Taipei MRT Wayfinding


When I was in Grad. school I was sent to examine the inconsistencies in the MRT sign-age system. This is part of the initial presentation.

The ability of computers and contemporary production methods to generate type at any size on virtually any substrate tends to blind us to the subtle but important differences between lettering and type and to the needs of permanent or semi–permanent display in an environmental context as distinct from the needs of print on paper or screen.

It is this essential awareness of the context and the methods of production of a given piece of lettering which must be exploited. The degree to which this is exploited varies: at one extreme may be a concern for informative aspects/utility while at the other is expression.

Taipei station MRT must utilize these common characteristics:

  • Expressive artful qualities: a visual communication that represents the MRT, it’s intended ideals and message, and the city of Taipei itself.
  • Utility / source of information:  the sign “Taipei Main Station” should be considered apart of much broader signage and way finding system (2 distinct entities). The lettering itself must work within the context it is displayed. Even at Taipei station there are a number of different contexts.

People who find themselves in unfamiliar environments need to know where they actually are in the complex, the layout of the complex, and the location of their destination in order to formulate their action plans. En route to their chosen destinations, people are helped or hindered prior to their visit, by the building’s architecture and signage.

Faulty sign design can cause navigation problems in unfamiliar environments. Some signs lack "conspicuity," or visibility, because lettering lacks legibility when viewed from a distance. Others contain inaccurate, ambiguous or unfamiliar messages; many are obscured by obstructions or contain reflective surfaces, which hinder comprehension. Consequently, many people don’t read signs–often it’s easier to ask for directions.

Because wayfinding problems aren’t confined to signs alone, they typically can’t be solved by adding more signs. Instead, such problems can be unraveled by designing an environment that identifies logical traffic patterns that enable people to move easily from one spot to another without confusion. Signs cannot be a panacea for poor architecture and illogical space planning. Which is quite evident in most MRT stations.

One of a number of possible solutions

High degree of order seems to be a key factor. Order refers to the degree and kind of lawfulness governing the relations among parts of the representation. In Arnheim’s opinion ‘Order tends to reduce complexity and requires elimination of details that do not fit the principles determining the order'(1966).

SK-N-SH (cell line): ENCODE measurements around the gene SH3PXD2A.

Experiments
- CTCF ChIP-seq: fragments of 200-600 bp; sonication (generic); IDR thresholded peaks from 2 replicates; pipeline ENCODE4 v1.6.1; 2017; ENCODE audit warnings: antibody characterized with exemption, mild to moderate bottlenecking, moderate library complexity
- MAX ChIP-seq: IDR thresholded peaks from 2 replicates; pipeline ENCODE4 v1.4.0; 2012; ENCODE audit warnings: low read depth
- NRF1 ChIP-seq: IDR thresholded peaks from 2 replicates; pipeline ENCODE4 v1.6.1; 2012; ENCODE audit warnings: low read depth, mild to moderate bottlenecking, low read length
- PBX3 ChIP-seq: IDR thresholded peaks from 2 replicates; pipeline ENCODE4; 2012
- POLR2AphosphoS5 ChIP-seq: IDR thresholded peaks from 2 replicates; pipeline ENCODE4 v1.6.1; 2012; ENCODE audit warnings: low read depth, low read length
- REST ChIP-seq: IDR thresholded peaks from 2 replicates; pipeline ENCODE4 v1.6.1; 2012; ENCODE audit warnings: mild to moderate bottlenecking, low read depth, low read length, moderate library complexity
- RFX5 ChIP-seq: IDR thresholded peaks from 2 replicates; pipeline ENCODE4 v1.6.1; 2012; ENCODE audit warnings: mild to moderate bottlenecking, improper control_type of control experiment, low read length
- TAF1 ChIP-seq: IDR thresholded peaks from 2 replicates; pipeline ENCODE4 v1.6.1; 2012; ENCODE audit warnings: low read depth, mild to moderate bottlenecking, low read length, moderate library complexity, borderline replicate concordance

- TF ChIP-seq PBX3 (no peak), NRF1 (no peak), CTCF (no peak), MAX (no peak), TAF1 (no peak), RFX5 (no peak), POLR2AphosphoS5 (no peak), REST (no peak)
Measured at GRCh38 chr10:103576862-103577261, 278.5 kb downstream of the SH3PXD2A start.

Order denotes a relative extent of generality:

Symbols usually have to denote and represent or stand for a whole class of objects/artifacts. This is a function that representations in verbal language undertake effortlessly by categorising and standing for a particular group. Further, by assigning a certain level of visual order in terms of simplified forms and details, the visual representation tries to denote objects with a certain degree of generality.

Order strengthens a given representation:

For a representation used in a signage to be visible from a distance. It is essential for it to have the strength to stand out from its surroundings and be recognised for its representation of the given message area. A strong figure against the background, a certain amount of thickness for the lines and the use of symmetry are factors that can lead to this visual potential.

Order smoothens the definition of the representation:

Representations that are viewed from a distance have the tendency to smoothen out perceptually. Sharp details, textural details, angular shapes and such details tend to become less prominent. It is always preferable to pre-smoothen such details so as to avoid distortion of information when viewed from a distance.

Order brings about uniformity:

By following the same rules of imparting visual order it is possible to bring about uniformity in the visual features, both within and across the symbols. Such a group of representations could logically be identified as belonging to the same family.

Order leads to learning:

Order tends to reduce complexity and arranges the various elements of a composition in an organised manner. This makes for easier comprehension, recognition and remembrance, leading to an overall enhancement in the quality of retrieval and processing of information.